Deep in the heart of Texas

What's star-studded, off-kilter and gay? Why, it's 'Sordid Lives,' a new show on Yes imported from the Logo channel.

February 12, 2009 14:45
3 minute read.
Deep in the heart of Texas

sordid. (photo credit: Courtesy)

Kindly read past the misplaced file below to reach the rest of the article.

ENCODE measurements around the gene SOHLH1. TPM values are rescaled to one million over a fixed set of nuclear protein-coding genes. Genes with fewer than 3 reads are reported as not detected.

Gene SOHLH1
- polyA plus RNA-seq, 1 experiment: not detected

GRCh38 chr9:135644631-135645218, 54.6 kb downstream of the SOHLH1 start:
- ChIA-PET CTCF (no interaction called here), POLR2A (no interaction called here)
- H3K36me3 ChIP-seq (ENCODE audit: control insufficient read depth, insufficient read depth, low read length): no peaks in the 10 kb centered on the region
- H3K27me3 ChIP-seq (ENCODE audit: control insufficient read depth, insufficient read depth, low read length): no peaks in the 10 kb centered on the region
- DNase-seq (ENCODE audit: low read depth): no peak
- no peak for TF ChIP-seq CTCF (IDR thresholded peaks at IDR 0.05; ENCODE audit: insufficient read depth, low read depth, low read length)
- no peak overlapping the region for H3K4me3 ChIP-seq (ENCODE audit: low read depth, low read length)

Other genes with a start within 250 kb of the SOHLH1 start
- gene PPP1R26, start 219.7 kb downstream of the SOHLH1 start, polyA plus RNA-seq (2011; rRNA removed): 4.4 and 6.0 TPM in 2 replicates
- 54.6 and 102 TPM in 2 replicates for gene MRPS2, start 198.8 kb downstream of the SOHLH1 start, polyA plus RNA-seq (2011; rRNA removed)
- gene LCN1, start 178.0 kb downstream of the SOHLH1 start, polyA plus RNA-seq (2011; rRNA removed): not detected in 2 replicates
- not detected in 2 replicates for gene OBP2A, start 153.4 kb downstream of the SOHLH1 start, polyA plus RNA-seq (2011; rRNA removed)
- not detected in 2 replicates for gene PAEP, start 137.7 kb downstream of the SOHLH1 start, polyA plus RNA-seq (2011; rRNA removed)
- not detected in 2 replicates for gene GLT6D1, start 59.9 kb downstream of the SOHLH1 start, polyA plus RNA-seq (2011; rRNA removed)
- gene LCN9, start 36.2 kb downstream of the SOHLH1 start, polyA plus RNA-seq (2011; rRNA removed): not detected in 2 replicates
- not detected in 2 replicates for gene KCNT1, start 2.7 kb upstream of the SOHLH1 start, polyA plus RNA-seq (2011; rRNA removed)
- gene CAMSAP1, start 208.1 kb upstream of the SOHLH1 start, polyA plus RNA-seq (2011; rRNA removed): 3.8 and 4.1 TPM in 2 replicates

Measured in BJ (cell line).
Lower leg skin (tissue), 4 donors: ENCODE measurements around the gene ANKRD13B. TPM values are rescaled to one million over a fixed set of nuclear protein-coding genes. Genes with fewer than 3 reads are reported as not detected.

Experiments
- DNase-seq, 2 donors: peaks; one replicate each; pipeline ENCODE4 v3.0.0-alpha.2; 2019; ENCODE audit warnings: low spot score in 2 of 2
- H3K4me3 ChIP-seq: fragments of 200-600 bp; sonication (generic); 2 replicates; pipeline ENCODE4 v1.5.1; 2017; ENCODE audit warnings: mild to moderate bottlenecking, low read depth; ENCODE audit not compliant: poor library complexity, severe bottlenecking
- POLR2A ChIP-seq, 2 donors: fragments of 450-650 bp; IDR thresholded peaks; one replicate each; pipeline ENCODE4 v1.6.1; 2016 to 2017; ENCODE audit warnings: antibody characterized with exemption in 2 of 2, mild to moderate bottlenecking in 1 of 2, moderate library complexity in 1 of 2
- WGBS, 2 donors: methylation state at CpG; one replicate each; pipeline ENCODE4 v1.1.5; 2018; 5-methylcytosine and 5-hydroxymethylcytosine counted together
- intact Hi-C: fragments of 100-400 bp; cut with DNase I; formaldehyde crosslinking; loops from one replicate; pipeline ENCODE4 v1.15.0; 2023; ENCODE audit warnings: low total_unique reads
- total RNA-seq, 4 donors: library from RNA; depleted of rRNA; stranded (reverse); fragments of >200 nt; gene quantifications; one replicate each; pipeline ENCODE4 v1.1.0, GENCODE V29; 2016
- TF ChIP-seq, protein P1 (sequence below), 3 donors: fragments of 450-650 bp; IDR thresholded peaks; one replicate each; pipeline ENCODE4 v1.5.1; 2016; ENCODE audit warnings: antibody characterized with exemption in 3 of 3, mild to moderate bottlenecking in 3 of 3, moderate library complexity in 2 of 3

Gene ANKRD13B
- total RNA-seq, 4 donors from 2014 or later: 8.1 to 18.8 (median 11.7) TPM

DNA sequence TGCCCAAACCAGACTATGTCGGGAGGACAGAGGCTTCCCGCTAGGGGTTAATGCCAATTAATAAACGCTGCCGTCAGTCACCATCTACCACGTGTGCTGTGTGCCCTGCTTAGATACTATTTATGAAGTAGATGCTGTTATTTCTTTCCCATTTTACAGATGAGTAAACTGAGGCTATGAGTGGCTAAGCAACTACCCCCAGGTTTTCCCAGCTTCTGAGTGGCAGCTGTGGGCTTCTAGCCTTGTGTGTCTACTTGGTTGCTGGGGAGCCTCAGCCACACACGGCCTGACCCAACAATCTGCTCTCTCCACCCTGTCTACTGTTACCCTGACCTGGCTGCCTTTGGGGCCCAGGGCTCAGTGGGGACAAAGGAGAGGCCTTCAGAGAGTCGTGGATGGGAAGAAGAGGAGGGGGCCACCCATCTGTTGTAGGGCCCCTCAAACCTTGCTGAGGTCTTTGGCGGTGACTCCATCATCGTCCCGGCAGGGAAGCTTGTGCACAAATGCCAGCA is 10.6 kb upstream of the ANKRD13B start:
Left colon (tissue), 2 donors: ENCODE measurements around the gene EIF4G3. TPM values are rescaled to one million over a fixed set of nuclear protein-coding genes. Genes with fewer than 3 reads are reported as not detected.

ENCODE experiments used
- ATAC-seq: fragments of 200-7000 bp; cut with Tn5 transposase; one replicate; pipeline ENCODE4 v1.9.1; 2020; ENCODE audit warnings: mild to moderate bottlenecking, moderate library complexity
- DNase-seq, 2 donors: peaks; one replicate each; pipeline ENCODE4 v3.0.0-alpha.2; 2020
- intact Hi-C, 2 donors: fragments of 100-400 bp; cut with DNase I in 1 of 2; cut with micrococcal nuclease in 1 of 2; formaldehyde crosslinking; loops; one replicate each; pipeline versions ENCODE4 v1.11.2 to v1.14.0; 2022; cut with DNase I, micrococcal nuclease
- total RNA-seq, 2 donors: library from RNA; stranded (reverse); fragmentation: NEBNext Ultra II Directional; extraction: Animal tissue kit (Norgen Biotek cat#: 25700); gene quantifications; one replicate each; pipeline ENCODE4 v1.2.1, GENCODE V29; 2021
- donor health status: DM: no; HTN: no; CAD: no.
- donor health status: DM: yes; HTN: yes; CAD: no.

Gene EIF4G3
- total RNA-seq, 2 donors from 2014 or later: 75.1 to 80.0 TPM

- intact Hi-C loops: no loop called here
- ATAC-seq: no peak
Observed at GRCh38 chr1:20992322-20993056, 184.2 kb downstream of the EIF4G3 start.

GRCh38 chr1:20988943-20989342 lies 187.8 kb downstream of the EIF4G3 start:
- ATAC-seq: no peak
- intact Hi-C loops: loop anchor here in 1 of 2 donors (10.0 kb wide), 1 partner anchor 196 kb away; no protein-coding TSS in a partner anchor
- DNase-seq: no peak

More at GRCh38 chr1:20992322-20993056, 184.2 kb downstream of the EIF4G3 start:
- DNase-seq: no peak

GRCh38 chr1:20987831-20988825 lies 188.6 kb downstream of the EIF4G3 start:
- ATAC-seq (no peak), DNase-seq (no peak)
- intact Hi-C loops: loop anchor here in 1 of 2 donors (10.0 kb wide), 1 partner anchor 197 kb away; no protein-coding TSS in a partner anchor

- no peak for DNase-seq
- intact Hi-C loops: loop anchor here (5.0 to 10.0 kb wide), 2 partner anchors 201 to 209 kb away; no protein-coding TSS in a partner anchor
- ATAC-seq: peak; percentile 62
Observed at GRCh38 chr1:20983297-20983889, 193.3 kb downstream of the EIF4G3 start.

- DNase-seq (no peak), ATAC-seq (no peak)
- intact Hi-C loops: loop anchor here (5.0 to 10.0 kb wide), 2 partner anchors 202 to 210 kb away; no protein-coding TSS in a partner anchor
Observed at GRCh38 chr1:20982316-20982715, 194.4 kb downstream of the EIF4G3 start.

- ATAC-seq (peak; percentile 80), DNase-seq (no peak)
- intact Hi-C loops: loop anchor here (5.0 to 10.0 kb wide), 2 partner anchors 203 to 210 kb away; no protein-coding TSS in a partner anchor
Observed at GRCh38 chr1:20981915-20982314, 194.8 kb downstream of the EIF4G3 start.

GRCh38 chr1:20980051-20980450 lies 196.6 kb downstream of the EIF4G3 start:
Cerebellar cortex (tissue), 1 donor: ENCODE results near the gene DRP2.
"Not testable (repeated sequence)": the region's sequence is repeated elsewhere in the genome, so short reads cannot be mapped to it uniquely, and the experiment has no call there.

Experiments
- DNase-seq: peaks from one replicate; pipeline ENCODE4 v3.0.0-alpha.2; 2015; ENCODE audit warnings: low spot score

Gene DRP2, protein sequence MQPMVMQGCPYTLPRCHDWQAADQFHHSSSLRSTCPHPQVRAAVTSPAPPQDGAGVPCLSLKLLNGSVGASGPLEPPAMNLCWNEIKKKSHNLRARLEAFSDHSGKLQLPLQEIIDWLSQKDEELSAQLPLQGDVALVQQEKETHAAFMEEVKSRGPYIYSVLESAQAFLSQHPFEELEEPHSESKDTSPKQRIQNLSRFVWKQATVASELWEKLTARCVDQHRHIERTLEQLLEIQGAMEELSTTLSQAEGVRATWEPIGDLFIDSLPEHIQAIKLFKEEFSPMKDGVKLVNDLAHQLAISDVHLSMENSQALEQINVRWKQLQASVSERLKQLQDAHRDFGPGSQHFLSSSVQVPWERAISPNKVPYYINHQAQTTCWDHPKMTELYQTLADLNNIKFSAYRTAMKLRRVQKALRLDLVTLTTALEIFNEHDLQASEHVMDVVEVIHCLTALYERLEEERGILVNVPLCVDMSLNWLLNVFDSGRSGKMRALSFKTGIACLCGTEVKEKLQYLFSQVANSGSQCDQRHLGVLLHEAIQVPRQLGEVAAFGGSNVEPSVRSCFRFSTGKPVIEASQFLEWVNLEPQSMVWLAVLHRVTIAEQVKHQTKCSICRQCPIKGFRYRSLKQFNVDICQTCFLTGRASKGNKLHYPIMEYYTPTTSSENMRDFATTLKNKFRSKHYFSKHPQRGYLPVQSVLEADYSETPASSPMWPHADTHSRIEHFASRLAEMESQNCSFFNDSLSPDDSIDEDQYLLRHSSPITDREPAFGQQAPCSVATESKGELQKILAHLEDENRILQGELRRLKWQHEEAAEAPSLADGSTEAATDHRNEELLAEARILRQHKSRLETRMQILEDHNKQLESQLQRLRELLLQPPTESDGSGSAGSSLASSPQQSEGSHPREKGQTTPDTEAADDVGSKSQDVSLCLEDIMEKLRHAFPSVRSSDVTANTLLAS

Next time you're convinced that you've got the most bizarre, deadbeat family ever, you might want to switch on Yes Stars Comedy's Sordid Lives. A prequel to the movie by the same name that creator Del Shores called "a black comedy about white trash," this series certainly lives up to its billing. It's made all the more fun, however, by the incredible cast that the Logo channel, aimed at the lesbian, gay, bisexual and transgender population, was able to line up. With performances and a script that are so much fun, it's worth tuning in. The initial episode, entitled "The Day Tammy Wynette Died," offers the viewer the feel and mood of Winters, Texas, circa 1998, the armpit of a town where Shores grew up, that the absolute desperation the poor townspeople never seem to overcome is palpable. Ty, an aspiring actor who's left Winters for LA, introduces the entire, dysfunctional Ingram clan. He's the still closeted son of Latrelle (Bonnie Bedelia), one of Mama Ingram's two daughters - the other being Lavonda - who narrates the story with a certain, if not nasty, je ne sais quoi. It seems like Mama (the wonderful Rue McClanahan of The Golden Girls) has disappeared, sending her family into a tizzy. Actually, she's just gone to Mountain View Jail to invite Bitsy Mae Harling, (played by Olivia Newton-John, no less) a singer with a bad reputation who was convicted of arson, to move in with her for companionship. Mama's been lonely since her husband died. "I hated the old goat, but he was a warm body at night," she admits tearfully. Mama's sister Sissy (Beth Grant of No Country for Old Men and Jericho) is just a superb character, first seen puffing away on the couch. Watching TV, an ad shows a perfectly healthy lung ("nice and pink," she comments) and then one of a two-packs-a-day smoker ("like bubbling tar on the highway.") Behind her house lives trailer park trash Noleta, whose husband wants to try sex without his prosthetic legs, leading her to thoughts of "chopping him up and putting him in the freezer in zip-lock bags, cuz who would look there?" Asking Sissy if she ever fantasized about killing anyone, Sissy quietly replies, "No, I can't say I have. And I've been through five bad marriages." Taking the show all the way to the top, however, is Mama's third child - Earl "Brother Boy" Ingram (Emmy-winning, gay actor Leslie Jordan of Will & Grace and Ugly Betty), whose ruby-red lips introduce us to the fact that he's a Tammy Wynette freak. So much so, in fact, that he's been dressing up like her in the mental institution he's been in for the past 23 years, placed there by the family. When Sissy hears Tammy's dead, the family rushes to make sure they're the ones who tell Earl. Too late - the prison guard's already spilled the beans when Earl refuses to have oral sex with him. "When Judy Garland died, homosexuals around the globe jumped out of windows to their own demise - you deserve at least one," says Earl, climbing up to the cell window. Fortunately, he's too heavy to make it through the bars. Don't worry too much. Tammy's ghost soon appears to him, played by Wynette's actual daughter. Lives is also the kind of series where observations of social significance come up all the time. When the women worry that mama might be dead in a ditch somewhere, Sissy notes that she really doesn't hear about too many people dying in ditches with the exception of one case involving the town drunk. "His mama dropped him on his head when he was a baby - while bowling," she recalls. Kudos to Yes for taking a chance on this slightly off-center comedy, which even drew an advertisers' boycott from a group called the Florida Family Association. So you know it must be good. It's the priceless writing, bizarre characters played by great actors and the total off-the-wall quality that makes Sordid Lives such a treat. Besides, spending half an hour with someone else's crazy family might help you to appreciate your own. Just put down those zip-lock bags. Sordid Lives airs on Yes Stars Comedy on Wednesdays at 9 p.m.

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